There is a false dichotomy that says adaptation finance can only increase at the expense of mitigation finance. The fact is that we need both,
— Antonio Guterres, World Environment Day statement
These reports encompass a greater issue of climate justice. G7 countries are responsible for almost a quarter of global CO2 emissions despite making up a 10th of the world’s population. Continual abdication of responsibility among the world’s leading polluters has seen those with the smallest carbon footprints suffer the most.
Least Developed Countries are on the front line of the fight against the climate emergency.
I reiterate my call to urgently allocate 50% of total climate finance to adaptation and resilience, which are crucial and must not be the forgotten components of #ClimateAction.
— António Guterres (@antonioguterres) June 19, 2021
In efforts to mitigate the unequal distribution of climate catastrophes, $100bn was pledged from wealthy nations to developing nations by 2020 as part of the historic Paris Agreement in 2015. Yet these pledges have since been left unhonoured, despite the fact that talks may be held to discuss a possible raise for post-2025 at the Cop26.
As Guterres emphasized, without assisting the developing world, effective measures in alleviating the climate crisis may be too big of a hill to climb.
The G7 summit in Cornwall presented an opportunity for the world’s major economies to rebuild trust with the developing world, and whilst there were some positive takeaways, namely heralding the demise of coal, the summit had ultimately left many disappointed.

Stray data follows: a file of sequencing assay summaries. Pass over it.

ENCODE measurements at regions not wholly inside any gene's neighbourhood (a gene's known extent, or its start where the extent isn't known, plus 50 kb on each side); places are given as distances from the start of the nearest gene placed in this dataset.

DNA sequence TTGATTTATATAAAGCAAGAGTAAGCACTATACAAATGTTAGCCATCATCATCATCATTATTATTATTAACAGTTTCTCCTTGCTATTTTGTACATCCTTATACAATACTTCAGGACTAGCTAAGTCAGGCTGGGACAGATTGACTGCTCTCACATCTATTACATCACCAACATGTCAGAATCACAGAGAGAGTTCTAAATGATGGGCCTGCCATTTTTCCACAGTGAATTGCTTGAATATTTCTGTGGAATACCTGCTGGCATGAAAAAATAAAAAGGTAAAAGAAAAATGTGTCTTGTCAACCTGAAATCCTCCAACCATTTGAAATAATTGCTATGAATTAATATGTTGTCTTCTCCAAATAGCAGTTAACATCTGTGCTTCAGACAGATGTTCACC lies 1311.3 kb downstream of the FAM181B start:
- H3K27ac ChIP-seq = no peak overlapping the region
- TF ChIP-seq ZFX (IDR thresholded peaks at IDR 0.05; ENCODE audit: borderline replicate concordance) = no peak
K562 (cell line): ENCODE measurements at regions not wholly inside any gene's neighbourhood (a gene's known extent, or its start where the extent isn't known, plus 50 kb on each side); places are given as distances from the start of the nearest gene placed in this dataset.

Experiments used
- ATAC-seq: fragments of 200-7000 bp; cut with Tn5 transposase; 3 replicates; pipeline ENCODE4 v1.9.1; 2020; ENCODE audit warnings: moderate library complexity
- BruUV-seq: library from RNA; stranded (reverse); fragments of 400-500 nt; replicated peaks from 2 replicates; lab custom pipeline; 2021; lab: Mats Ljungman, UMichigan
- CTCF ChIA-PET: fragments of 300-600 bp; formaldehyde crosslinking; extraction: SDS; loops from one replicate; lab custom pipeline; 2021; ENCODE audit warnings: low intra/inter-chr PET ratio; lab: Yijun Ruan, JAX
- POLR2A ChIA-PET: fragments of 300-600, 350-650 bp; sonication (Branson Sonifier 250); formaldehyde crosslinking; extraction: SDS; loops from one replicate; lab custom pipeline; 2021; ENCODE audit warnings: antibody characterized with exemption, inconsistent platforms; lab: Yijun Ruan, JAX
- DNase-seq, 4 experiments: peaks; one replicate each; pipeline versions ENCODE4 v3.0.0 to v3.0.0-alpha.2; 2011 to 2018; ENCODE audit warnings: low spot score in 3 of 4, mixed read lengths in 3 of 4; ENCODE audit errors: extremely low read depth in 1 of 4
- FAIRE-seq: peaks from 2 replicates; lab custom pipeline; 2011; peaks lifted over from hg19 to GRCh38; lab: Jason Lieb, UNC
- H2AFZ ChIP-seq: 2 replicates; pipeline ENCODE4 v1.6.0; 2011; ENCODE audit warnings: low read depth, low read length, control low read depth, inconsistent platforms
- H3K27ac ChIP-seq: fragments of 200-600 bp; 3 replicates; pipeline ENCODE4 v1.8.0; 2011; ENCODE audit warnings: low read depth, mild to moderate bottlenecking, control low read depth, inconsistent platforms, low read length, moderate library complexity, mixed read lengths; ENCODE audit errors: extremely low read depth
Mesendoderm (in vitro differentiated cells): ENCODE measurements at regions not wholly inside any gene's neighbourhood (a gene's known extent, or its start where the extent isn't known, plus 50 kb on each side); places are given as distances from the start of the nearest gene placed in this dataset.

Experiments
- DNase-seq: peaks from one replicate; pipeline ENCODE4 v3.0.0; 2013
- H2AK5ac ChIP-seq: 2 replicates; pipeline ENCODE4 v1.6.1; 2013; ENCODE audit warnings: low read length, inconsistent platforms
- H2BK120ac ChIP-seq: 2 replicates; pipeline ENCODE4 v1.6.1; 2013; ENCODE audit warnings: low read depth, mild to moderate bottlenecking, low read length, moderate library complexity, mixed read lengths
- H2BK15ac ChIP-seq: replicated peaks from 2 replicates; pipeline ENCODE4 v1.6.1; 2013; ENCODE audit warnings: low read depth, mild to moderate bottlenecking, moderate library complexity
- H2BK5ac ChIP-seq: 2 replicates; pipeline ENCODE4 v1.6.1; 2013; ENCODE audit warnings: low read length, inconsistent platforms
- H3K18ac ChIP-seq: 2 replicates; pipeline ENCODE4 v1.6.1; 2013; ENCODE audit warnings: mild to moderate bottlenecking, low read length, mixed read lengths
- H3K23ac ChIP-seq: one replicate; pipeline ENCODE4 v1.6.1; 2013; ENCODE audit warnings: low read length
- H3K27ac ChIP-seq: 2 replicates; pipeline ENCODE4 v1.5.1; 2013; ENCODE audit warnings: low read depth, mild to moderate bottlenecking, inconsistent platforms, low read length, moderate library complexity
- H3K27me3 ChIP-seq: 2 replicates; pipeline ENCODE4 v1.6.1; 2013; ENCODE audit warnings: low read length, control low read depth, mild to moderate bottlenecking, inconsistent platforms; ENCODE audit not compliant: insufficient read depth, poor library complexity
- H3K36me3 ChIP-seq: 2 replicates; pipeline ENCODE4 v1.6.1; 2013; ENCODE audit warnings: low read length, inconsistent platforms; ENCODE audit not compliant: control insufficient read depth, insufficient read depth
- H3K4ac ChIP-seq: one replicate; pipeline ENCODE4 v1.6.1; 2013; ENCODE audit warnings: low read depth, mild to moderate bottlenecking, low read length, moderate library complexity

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Previously stated goals and targets were merely reaffirmed, except that the offered funds were insufficient in meeting each country’s own self-proclaimed goals. The initial promise of $100bn a year to help developing nations withstand the impacts of climate breakdown seems ever more distant with bilateral promises of funding lacking detail, clarity, and any prospect of amounting to the initially pledged figure. “Rich countries have so far failed to deliver on climate finance pledges, said Teresa Anderson from Action Aid. “The majority of what has been provided so far has been in the form of loans, which are pushing vulnerable countries further into debt and poverty.”
It was imperative for PM Johnson to have a successful deal on climate finance at the summit for any hopes of a successful Cop26 this coming November in Glasgow. Yet as he was left to re-announce previously allocated donations whilst his allies had refused to stump up funds, Johnson faces an uphill struggle in establishing trust and garnering support for a strong Cop26 deal from the developing world, which, in fact, makes up a majority of the countries at the UN climate talks.
The G7 announcement on climate finance is really peanuts in the face of an existential catastrophe. It really comes as a huge disappointment for impacted and vulnerable countries like Pakistan,
— Malik Amin Aslam, climate minister of Pakistan
Editor’s Note: The opinions expressed here by Impakter.com columnists are their own, not those of Impakter.com. — In the Featured Photo: UN High Commissioner for Refugees António Guterres at a Press Conference in Geneva. Featured Photo Credit: Flickr.